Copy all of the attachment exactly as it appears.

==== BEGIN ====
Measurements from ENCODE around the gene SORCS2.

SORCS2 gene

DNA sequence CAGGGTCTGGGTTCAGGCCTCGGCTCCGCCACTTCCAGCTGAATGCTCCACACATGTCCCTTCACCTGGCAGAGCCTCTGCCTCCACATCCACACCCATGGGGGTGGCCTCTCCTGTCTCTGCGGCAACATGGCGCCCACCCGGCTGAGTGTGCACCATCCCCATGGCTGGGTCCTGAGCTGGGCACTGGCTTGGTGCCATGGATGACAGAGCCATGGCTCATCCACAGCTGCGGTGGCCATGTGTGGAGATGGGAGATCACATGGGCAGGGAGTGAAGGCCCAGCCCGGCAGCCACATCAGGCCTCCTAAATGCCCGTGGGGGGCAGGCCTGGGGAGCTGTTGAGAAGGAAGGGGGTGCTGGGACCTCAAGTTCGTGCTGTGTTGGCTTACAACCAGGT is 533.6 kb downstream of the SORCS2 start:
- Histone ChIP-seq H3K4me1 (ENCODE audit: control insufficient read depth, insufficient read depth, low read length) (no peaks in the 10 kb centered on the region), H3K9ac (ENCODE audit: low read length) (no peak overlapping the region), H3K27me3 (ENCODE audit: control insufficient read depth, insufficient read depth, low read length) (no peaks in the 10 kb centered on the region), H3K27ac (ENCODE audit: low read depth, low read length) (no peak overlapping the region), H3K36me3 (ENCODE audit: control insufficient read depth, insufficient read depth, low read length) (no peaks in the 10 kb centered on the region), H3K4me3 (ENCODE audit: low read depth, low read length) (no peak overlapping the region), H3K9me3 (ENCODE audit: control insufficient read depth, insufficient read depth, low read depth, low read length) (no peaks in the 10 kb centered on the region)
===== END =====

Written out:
Measurements from ENCODE around the gene SORCS2.

SORCS2 gene

DNA sequence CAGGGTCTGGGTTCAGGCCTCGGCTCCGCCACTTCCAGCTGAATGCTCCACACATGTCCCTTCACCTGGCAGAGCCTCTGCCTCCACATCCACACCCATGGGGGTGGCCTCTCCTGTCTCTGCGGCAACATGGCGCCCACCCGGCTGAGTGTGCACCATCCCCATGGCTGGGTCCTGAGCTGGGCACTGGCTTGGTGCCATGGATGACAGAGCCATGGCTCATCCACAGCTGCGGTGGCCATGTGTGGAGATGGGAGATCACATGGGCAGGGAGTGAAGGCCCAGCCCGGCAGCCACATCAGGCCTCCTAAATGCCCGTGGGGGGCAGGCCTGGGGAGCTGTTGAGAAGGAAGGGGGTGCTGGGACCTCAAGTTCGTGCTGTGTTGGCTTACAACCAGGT is 533.6 kb downstream of the SORCS2 start:
- Histone ChIP-seq H3K4me1 (ENCODE audit: control insufficient read depth, insufficient read depth, low read length) (no peaks in the 10 kb centered on the region), H3K9ac (ENCODE audit: low read length) (no peak overlapping the region), H3K27me3 (ENCODE audit: control insufficient read depth, insufficient read depth, low read length) (no peaks in the 10 kb centered on the region), H3K27ac (ENCODE audit: low read depth, low read length) (no peak overlapping the region), H3K36me3 (ENCODE audit: control insufficient read depth, insufficient read depth, low read length) (no peaks in the 10 kb centered on the region), H3K4me3 (ENCODE audit: low read depth, low read length) (no peak overlapping the region), H3K9me3 (ENCODE audit: control insufficient read depth, insufficient read depth, low read depth, low read length) (no peaks in the 10 kb centered on the region)